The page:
Gender equality has been touted as a political priority by the Biden administration, as demonstrated through the establishment of the White House Gender Policy Council, as well as its commitment to unveiling a whole-of-government strategy to advance gender equity and equality later this year. Here we make the case for why US immigration policy needs a gender-intentional approach, and how the administration should apply this approach towards policy in Guatemala, El Salvador, and Honduras.
CGD Policy Blogs
As Special Envoy Ricardo Zúñiga traveled to El Salvador this week, the number of people arriving to the US-Mexico border from the Northern Triangle is at its highest level in at least 15 years. Among the three Northern Triangle countries, El Salvador is the least represented among those arriving at the border. Yet, the rate of Salvadorans illegally migrating to the U.S. still vastly exceeds those who use lawful pathways.
Last week, President Biden issued a new Executive Order aiming, among other things, to “enhance access for individuals from the Northern Triangle to visa programs.” This is a big opportunity for the United States. People from this region need access to lawful migration pathways, and it is now the policy of the U.S. government to build them. The Administration can build those pathways today by signing bilateral labor agreements with Northern Triangle governments.
Liberalized trade has led to a boom in int'l students, and reactionary immigration policies—including Trump's move to bar these students from staying in the US if their university shifts online—could leave a lasting impact on higher education and the economy.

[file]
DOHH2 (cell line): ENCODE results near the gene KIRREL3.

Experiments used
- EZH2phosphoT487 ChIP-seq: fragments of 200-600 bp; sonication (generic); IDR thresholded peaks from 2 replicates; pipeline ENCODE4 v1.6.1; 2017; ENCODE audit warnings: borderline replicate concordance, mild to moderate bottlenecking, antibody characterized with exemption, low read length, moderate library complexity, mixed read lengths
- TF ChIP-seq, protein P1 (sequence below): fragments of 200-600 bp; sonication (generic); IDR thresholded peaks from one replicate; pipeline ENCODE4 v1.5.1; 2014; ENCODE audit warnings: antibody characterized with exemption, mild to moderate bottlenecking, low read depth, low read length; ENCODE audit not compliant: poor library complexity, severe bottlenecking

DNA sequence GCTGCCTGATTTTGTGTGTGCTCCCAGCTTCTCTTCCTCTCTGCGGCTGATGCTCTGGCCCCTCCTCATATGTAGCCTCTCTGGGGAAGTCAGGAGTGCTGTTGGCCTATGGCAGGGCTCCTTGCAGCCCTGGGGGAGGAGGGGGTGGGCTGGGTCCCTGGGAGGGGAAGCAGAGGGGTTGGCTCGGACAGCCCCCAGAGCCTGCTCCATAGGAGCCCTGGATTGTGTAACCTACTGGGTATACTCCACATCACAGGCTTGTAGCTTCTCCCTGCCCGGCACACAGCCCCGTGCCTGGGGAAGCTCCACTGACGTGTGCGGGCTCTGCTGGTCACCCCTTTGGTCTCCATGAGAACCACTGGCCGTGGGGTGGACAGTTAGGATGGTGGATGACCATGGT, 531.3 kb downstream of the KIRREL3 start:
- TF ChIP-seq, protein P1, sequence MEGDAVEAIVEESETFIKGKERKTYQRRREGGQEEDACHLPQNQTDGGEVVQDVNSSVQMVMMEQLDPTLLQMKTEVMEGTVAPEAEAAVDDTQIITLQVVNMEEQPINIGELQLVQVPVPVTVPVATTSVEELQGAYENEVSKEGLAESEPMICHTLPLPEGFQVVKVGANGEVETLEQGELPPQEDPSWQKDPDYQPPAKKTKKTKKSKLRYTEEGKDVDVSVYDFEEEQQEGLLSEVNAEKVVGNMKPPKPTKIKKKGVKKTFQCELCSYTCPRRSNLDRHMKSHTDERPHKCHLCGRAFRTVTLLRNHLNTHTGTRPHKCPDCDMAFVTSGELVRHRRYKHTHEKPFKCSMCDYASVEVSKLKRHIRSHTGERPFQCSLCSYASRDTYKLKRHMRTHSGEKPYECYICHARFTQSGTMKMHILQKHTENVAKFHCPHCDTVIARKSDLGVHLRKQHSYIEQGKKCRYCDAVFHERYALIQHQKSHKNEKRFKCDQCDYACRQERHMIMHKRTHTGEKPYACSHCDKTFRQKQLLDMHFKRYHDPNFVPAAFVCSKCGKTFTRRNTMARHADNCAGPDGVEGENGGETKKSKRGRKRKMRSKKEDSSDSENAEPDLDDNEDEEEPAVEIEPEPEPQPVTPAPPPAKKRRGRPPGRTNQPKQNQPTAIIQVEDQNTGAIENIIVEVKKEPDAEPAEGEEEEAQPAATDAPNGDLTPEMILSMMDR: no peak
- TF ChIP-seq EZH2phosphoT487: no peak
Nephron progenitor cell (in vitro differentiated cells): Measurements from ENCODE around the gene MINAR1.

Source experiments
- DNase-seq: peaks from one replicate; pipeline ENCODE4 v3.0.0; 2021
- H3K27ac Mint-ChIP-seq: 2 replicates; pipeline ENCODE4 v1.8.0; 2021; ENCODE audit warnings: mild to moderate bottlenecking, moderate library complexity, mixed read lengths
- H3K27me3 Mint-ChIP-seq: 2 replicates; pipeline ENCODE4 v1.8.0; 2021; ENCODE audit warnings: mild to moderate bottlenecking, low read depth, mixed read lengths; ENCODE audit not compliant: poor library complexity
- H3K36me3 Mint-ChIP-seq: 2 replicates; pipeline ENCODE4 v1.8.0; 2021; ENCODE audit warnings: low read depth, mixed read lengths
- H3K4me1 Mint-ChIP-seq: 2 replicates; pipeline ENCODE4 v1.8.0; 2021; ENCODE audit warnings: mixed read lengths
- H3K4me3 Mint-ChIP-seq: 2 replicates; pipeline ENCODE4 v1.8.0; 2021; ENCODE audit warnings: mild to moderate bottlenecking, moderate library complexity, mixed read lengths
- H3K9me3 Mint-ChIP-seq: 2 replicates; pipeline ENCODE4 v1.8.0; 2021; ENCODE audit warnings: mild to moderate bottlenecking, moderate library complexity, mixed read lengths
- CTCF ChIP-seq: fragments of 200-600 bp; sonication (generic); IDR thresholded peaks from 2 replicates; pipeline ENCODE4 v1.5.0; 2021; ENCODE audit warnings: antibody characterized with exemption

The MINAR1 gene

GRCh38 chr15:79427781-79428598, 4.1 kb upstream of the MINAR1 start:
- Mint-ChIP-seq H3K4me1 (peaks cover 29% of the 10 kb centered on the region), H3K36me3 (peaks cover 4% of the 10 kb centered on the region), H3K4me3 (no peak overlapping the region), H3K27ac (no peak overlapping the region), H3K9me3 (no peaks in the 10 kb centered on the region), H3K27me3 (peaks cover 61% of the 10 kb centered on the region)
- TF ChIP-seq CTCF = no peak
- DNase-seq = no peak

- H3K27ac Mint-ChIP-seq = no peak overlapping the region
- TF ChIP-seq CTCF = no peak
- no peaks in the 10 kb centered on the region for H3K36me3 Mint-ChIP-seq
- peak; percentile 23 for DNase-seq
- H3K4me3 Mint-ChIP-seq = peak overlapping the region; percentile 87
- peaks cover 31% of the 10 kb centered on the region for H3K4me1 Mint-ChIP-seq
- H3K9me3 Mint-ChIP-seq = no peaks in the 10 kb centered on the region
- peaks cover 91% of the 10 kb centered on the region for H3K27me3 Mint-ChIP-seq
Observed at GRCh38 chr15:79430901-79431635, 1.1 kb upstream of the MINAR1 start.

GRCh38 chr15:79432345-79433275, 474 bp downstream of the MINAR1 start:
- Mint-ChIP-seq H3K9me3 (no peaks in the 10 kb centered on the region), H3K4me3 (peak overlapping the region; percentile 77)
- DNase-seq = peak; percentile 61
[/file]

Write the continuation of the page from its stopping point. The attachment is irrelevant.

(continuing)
The biggest immigration debate of this year in the US has been what to do about the rise in migration pressure at the Southwest border. That pressure comes mostly from the “Northern Triangle” of Central America: Guatemala, Honduras, and El Salvador.
Unlike the undocumented migrants of the past, who were mostly single adult men, migrants from the Northern Triangle are mostly families and unaccompanied children.
The U.S. Administration announced Saturday that it has halted all aid to El Salvador, Guatemala, and Honduras—known as the Northern Triangle. Here’s what this decision to halt aid could mean, according to data and evidence.
The President Has Mostly Wiped out US Refugee Resettlement. Other Countries Aren’t Picking up the Slack.
The Trump administration has drastically cut US refugee admissions—effectively eliminating nearly half of the world’s total resettlement spots. New data analysis from Michael Clemens explores the implications of these policies.
President Donald Trump gave a broad speech today on immigration and U.S. immigration and asylum policy. I review a few statements from the speech that are based on common immigration myths.